Georgia father guilty of murder in hot car death

Justin Ross Harris, who is accused of intentionally killing his son in June 2014 by leaving him in a hot car listens as his ex-wife Leanna Taylor testifies during his murder trial Monday, Oct. 31, 2016, in Brunswick, Ga. (AP Photo/John Bazemore, Pool)
Justin Ross Harris, who is accused of intentionally killing his son in June 2014 by leaving him in a hot car listens as his ex-wife Leanna Taylor testifies during his murder trial Monday, Oct. 31, 2016, in Brunswick, Ga. (AP Photo/John Bazemore, Pool)

BRUNSWICK, Ga. (AP) — A Georgia man whose toddler son died in a hot car was found guilty of murder charges Monday by a jury tasked with weighing a month of dueling testimony over whether the child’s father left him to perish on purpose or made a fatal mistake.

Justin Ross Harris, 35, had been on trial since Oct. 3 in the death of his son, Cooper.

The 22-month-old boy died after being left for hours in the back of Harris’ SUV on June 18, 2014. Harris said he forgot to drop his son off at day care that morning and drove straight to his job as a web developer for Home Depot, not realizing Cooper was still in his car seat.

Soon afterward, investigators found evidence that Harris was having sexual relationships — both online banter and in-person affairs — with numerous women, including a prostitute and a teenager. Prosecutors charged Harris with malice murder, saying he intentionally killed his son in order to escape the responsibilities of family life.

Harris was also charged with felony murder, which required no proof of intent to kill — just that Cooper died as a result of his father committing the felony of cruelty to children.

Prosecutors argued Harris must have known Cooper was in the car. He drove less than two minutes to work after strapping the child into his car seat when they finished breakfast at a Chick-fil-A restaurant just over a half-mile from Harris’ office. Parking lot surveillance video showed Harris also went to his car after lunch and tossed in some light bulbs he had purchased, though he never got inside.

Harris told police he didn’t notice Cooper until he left work for the day to go to a movie. The boy was dead, having sweltered in the car for about seven hours.

Prosecutors said Harris left online clues to murderous intentions. Evidence showed that minutes before Harris locked the car door on his boy, he sent an online message: “I love my son and all, but we both need escapes.” Five days earlier, Harris watched an online video in which a veterinarian sits inside a hot car to show it reaches 116 degrees in a half-hour.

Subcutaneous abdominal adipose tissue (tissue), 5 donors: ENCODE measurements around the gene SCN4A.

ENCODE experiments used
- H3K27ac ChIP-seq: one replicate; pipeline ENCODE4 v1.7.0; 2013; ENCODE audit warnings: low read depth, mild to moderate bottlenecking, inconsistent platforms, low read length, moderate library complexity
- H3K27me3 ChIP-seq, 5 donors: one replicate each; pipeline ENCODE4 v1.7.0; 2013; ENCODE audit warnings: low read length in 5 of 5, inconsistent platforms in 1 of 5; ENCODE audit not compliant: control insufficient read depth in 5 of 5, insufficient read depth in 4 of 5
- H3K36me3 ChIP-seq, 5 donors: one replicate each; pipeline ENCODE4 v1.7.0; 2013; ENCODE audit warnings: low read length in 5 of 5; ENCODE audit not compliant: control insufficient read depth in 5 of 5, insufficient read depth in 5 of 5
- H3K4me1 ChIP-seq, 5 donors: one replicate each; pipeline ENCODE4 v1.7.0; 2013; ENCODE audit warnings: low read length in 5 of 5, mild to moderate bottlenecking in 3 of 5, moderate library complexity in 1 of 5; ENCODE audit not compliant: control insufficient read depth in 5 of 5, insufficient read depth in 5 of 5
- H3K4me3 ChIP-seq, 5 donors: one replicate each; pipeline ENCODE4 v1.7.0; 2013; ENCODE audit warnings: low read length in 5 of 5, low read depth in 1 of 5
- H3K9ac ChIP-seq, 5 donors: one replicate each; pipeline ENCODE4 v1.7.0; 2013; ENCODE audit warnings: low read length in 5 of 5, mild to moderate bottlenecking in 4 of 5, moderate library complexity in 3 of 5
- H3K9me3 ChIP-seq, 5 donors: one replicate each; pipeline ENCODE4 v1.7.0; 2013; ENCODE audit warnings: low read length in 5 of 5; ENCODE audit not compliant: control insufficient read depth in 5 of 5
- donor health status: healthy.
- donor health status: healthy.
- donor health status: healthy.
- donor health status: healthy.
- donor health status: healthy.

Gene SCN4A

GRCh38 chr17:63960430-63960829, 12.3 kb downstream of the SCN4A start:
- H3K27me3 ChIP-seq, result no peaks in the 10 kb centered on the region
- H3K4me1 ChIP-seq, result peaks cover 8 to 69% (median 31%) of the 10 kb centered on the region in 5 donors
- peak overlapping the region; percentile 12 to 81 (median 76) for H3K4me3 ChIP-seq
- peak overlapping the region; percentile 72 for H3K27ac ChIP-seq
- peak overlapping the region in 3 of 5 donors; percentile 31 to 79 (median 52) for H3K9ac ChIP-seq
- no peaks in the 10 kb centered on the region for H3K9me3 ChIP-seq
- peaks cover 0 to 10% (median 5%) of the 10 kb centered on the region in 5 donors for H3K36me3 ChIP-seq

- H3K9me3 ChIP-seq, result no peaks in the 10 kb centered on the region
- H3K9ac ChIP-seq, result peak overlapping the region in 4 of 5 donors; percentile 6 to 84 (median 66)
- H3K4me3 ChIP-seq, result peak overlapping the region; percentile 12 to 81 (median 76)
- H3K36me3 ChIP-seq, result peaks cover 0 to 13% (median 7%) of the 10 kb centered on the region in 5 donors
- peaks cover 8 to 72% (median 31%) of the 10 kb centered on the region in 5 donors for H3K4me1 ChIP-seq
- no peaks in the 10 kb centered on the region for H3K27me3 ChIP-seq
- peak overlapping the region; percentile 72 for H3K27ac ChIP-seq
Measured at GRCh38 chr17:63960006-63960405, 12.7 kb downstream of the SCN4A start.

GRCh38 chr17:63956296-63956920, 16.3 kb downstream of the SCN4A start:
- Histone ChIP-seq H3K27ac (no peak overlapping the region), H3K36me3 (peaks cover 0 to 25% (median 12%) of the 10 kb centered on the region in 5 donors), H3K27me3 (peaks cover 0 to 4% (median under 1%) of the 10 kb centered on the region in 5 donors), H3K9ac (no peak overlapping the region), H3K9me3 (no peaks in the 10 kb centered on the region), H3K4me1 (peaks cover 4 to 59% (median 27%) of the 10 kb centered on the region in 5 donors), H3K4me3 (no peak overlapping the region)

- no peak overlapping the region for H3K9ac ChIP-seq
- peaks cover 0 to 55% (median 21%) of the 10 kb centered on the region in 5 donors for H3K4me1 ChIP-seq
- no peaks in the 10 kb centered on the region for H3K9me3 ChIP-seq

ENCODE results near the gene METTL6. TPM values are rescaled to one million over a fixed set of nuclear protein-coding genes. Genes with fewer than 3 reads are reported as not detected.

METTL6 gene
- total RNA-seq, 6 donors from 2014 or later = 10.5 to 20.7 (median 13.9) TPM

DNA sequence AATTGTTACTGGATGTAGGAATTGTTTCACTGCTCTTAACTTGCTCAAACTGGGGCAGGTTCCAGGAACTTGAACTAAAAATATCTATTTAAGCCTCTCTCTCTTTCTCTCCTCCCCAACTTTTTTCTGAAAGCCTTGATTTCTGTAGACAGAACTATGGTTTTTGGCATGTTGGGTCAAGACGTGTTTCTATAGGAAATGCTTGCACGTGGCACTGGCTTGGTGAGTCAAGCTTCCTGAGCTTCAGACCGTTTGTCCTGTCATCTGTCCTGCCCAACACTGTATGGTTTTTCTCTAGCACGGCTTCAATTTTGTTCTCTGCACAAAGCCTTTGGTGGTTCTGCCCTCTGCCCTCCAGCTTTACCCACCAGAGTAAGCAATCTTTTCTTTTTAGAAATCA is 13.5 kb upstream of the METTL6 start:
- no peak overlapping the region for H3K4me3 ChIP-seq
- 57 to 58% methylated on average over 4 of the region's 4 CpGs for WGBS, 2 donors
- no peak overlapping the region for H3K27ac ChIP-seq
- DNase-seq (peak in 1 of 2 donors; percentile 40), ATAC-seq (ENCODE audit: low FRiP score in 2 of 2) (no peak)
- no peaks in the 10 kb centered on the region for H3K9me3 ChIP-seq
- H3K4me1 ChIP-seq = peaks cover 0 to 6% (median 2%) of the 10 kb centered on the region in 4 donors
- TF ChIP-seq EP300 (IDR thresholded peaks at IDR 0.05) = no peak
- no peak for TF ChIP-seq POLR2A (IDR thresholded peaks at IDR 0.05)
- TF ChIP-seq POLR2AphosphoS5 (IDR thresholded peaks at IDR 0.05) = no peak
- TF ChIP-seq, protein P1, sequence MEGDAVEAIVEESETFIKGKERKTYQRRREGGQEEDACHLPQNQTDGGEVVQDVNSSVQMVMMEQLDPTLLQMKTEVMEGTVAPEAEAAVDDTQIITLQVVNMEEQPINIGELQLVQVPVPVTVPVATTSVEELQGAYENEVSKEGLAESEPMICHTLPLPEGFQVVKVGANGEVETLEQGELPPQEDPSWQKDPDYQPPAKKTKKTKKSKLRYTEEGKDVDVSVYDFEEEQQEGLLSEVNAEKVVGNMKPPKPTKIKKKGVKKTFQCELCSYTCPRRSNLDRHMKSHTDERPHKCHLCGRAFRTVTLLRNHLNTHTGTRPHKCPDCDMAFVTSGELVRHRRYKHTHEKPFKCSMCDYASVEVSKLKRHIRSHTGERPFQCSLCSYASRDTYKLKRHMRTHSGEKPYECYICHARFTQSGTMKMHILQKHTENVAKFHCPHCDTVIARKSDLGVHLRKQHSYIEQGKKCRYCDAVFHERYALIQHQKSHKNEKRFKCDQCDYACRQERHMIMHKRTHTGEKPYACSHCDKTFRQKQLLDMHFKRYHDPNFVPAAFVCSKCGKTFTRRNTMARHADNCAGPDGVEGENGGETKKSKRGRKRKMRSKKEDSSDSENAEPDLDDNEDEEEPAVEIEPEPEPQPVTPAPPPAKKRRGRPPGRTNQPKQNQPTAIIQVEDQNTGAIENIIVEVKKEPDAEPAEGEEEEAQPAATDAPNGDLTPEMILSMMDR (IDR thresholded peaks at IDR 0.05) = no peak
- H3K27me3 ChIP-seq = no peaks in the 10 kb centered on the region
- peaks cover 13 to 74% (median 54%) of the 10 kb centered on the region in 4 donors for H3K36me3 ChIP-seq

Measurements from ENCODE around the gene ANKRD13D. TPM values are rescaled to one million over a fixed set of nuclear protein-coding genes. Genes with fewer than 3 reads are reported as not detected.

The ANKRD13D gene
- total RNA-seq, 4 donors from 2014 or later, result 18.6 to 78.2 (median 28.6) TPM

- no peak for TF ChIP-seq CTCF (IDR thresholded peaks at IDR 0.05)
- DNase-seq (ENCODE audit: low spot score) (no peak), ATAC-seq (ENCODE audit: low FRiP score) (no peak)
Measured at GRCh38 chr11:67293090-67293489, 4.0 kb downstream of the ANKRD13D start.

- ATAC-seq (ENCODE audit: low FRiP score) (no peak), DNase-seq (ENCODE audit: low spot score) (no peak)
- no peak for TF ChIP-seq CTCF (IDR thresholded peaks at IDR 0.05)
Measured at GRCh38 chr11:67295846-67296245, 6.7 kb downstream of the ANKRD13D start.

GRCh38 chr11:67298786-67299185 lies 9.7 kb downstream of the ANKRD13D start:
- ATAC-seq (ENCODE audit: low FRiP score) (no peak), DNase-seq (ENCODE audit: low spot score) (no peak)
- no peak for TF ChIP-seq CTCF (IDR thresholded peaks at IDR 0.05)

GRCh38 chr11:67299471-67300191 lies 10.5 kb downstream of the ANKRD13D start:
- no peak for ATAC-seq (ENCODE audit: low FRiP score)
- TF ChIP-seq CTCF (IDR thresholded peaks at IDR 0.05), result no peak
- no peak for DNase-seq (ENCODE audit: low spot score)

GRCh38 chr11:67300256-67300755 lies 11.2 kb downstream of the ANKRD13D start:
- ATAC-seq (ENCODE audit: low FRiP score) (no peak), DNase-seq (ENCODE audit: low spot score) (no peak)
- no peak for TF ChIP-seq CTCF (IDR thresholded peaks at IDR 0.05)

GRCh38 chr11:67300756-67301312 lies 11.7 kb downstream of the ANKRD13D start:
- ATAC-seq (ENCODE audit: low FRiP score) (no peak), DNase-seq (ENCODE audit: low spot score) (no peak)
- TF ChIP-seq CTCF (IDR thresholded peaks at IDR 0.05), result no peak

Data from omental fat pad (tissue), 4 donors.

Defense attorneys said Harris was responsible for his son’s death, but insisted it was an accident rather than a crime. Friends and family members testified he was a devoted and loving father, and the jury watched video clips of Harris trying to teach Cooper to say “banana” and letting the boy strum his guitar. The joyous moments had some jurors laughing aloud.

Harris’ ex-wife, Leanna Taylor, also came to his defense. She divorced him in March and bitterly told the jury that Harris “destroyed my life.” But she testified he was a loving father who, regardless of how unhappy he may have been in their marriage, would not have harmed their son on purpose.

Also testifying in Harris’ defense was Gene Brewer, an Arizona State University psychology professor who specializes in memory and attention. He said it would have been possible for Harris to forget about Cooper in a matter of seconds.

Harris was also found guilty of sending sexual text messages to a teenage girl and asked for nude photos of her pubic area. The girl testified Harris knew she was in high school the months they swapped sexual banter when she was 16 and 17, and Harris several times sent her photos of his penis. He was asking for a photo of her breasts the day Cooper died.

Harris moved to Georgia from Tuscaloosa, Alabama, in 2012. He lived in the Atlanta suburb of Cobb County, which is also where Cooper died. Because of intense pretrial publicity surrounding the case, the judge agreed to relocate Harris’ trial 275 miles away in the coastal port city of Brunswick.

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